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About Arcadia


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About Arcadia University

History of Arcadia University

Arcadia University has its roots in the far west of Pennsylvania in 1853.   In that year, a group of civic and church leaders in Beaver, Pennsylvania, northwest of Pittsburgh founded the Beaver Female Seminary, one of the first institutions in the nation devoted to higher education for women.  In 1872, the institution adopted the name Beaver College and Musical Institute, and opened its doors to young men.  Then, in 1907, the name was shortened to Beaver College and enrollment once more limited to female students.  In 1972, the College again became co-educational and began offering graduate level programs.

In 1925 the College moved to Jenkintown, Pennsylvania, a suburb of Philadelphia.  This location afforded larger facilities, a more adequate campus and greater opportunities for development.  The change resulted in such an increase in enrollment that the Board of Trustees found it desirable to impose limitations on the annual enrollment in order to maintain the advantages of a small college.

It soon became apparent that additional property would be needed to provide for the expansion of the College.  In the autumn of 1928, the Trustees were fortunate in securing a nearby estate located in Glenside and known as Grey Towers, which, with its spacious grounds and stone buildings, provides a campus of great dignity and beauty.  The College operated both the Jenkintown and Glenside campuses into the mid-1960’s, when it consolidated all activities onto the Grey Towers property.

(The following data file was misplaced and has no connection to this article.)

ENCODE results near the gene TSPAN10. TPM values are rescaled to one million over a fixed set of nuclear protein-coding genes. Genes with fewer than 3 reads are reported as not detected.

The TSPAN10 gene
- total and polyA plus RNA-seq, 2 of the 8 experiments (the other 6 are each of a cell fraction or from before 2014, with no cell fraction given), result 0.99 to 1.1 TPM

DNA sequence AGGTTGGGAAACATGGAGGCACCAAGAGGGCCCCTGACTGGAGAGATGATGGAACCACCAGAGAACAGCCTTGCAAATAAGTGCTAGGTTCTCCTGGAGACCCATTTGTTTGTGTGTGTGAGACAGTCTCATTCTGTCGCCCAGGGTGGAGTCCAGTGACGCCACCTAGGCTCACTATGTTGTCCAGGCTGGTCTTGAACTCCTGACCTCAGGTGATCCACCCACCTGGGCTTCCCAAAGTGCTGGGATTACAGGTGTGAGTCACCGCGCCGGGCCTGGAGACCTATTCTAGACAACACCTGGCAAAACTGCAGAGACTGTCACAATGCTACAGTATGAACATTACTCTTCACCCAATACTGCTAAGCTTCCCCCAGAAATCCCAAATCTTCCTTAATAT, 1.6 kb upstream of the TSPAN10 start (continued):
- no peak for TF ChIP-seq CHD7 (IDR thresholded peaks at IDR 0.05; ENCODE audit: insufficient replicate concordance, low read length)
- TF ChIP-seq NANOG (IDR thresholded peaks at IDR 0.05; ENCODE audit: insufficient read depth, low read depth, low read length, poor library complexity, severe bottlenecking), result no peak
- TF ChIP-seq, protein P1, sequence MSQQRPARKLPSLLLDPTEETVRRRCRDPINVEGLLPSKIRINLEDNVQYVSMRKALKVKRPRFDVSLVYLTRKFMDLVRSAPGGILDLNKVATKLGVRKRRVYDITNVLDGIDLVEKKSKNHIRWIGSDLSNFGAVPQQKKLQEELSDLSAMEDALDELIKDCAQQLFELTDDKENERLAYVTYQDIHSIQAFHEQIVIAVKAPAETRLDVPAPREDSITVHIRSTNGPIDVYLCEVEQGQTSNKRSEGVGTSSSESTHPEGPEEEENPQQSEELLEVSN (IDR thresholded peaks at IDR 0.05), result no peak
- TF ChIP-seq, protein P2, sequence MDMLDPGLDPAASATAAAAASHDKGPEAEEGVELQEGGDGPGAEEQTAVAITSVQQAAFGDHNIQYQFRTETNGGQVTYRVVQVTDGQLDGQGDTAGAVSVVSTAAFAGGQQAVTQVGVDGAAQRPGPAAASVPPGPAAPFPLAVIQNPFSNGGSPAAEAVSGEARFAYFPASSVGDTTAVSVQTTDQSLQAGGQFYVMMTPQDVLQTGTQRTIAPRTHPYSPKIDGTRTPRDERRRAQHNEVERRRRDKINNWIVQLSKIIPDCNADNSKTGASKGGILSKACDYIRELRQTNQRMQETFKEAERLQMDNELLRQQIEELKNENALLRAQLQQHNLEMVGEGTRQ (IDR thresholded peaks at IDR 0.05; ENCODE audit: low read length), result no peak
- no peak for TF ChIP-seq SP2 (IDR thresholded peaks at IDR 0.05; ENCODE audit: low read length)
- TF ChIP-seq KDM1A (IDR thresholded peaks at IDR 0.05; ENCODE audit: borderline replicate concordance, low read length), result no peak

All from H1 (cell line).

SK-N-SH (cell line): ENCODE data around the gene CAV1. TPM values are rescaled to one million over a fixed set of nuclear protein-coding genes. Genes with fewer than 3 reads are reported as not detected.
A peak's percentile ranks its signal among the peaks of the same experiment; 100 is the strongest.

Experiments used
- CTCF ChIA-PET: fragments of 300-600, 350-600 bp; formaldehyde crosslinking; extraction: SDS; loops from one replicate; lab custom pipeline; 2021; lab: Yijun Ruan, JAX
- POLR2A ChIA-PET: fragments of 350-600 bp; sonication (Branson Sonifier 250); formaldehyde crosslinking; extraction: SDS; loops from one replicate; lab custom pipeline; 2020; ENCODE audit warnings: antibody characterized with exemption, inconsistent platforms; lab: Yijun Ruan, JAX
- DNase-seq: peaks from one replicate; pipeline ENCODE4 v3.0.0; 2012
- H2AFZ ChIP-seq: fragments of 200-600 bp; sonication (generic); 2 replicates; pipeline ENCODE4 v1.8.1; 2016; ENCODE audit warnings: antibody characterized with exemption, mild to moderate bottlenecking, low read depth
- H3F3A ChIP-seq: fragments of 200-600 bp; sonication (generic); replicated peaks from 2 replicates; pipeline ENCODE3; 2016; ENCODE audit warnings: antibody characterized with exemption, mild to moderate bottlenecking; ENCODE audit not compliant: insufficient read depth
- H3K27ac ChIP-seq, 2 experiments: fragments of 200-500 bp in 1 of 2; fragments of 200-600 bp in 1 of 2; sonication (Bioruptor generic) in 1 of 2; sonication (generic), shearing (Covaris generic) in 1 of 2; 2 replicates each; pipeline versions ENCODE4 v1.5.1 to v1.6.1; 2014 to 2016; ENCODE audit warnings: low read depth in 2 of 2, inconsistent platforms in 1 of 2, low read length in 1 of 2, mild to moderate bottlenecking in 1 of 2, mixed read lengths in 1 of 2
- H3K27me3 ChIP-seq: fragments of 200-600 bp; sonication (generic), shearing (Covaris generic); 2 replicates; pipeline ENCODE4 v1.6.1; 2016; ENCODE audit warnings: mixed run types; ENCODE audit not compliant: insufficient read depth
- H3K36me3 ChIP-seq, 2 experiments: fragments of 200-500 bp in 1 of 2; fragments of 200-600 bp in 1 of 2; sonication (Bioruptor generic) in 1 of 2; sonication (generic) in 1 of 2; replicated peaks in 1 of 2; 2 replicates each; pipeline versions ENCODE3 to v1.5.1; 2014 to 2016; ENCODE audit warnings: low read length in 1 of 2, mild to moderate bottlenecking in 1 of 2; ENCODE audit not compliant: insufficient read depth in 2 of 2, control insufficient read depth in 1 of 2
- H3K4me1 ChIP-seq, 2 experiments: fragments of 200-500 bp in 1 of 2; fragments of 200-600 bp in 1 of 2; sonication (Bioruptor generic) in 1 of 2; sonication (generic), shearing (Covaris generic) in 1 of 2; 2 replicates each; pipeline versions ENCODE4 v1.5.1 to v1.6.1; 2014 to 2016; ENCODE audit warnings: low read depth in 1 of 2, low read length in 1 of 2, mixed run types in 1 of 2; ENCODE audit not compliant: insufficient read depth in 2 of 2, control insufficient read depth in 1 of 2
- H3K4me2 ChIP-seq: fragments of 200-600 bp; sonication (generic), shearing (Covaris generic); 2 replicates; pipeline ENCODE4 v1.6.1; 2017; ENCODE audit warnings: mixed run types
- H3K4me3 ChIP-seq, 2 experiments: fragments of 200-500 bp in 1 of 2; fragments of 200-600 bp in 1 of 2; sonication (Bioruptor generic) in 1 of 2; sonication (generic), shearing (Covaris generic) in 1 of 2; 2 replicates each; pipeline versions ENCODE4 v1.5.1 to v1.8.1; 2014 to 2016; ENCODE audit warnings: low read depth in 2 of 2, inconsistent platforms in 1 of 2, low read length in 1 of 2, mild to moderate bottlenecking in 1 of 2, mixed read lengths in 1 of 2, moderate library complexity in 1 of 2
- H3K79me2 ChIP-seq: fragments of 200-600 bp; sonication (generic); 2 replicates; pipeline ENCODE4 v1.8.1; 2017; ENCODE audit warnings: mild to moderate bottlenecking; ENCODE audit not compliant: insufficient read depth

In the past 30 years, Beaver College has grown significantly from a small undergraduate, liberal arts college serving a traditional-age student body, to a comprehensive university serving more than 4,000 men and women, ages 17 to 77, through part-time and full-time, daytime, evening and weekend, undergraduate and graduate programs.  The University also operates one of the largest study abroad programs in the U.S., The College of Global Studies serving about 3,000 students each year.  In light of this size and complexity of program, the institution applied for and achieved university status in 2000 and changed its name to Arcadia University on July 16, 2001.

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